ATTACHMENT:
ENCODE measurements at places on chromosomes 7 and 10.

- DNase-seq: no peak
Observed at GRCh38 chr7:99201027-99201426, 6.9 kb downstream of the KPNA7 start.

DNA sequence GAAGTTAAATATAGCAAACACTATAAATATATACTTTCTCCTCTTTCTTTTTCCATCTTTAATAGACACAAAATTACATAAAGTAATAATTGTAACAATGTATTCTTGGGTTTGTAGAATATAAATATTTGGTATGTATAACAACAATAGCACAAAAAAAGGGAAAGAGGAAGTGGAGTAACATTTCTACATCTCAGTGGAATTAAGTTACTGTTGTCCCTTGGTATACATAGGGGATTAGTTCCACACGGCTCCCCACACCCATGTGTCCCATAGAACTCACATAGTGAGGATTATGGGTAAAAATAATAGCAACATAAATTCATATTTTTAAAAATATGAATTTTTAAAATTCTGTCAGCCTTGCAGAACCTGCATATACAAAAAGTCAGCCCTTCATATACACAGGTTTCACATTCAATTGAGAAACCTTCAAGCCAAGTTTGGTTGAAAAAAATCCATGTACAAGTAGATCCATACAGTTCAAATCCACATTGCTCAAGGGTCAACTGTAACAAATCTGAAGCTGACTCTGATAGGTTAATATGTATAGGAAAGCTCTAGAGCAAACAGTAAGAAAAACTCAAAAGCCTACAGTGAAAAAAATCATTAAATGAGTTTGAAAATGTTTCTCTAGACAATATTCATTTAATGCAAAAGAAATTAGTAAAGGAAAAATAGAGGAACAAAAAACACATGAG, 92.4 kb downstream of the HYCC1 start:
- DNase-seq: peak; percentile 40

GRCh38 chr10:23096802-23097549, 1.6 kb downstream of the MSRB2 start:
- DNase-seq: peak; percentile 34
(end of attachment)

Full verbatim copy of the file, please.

ENCODE measurements at places on chromosomes 7 and 10.

- DNase-seq: no peak
Observed at GRCh38 chr7:99201027-99201426, 6.9 kb downstream of the KPNA7 start.

DNA sequence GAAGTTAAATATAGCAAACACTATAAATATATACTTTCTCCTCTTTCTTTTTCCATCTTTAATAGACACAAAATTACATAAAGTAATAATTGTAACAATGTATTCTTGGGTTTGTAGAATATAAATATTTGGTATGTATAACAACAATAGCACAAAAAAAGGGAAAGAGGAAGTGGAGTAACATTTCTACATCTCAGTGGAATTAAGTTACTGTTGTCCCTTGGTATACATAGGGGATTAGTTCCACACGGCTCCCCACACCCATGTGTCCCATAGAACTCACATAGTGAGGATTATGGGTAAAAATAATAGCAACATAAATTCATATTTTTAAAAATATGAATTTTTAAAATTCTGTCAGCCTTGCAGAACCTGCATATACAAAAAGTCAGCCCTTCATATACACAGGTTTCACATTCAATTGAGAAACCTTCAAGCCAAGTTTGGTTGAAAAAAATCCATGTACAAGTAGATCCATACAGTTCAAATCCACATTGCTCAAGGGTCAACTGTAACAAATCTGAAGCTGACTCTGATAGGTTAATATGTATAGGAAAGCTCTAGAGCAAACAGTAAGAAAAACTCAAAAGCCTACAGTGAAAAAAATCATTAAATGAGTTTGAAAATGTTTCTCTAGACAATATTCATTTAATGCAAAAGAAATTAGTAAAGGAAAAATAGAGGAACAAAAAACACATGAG, 92.4 kb downstream of the HYCC1 start:
- DNase-seq: peak; percentile 40

GRCh38 chr10:23096802-23097549, 1.6 kb downstream of the MSRB2 start:
- DNase-seq: peak; percentile 34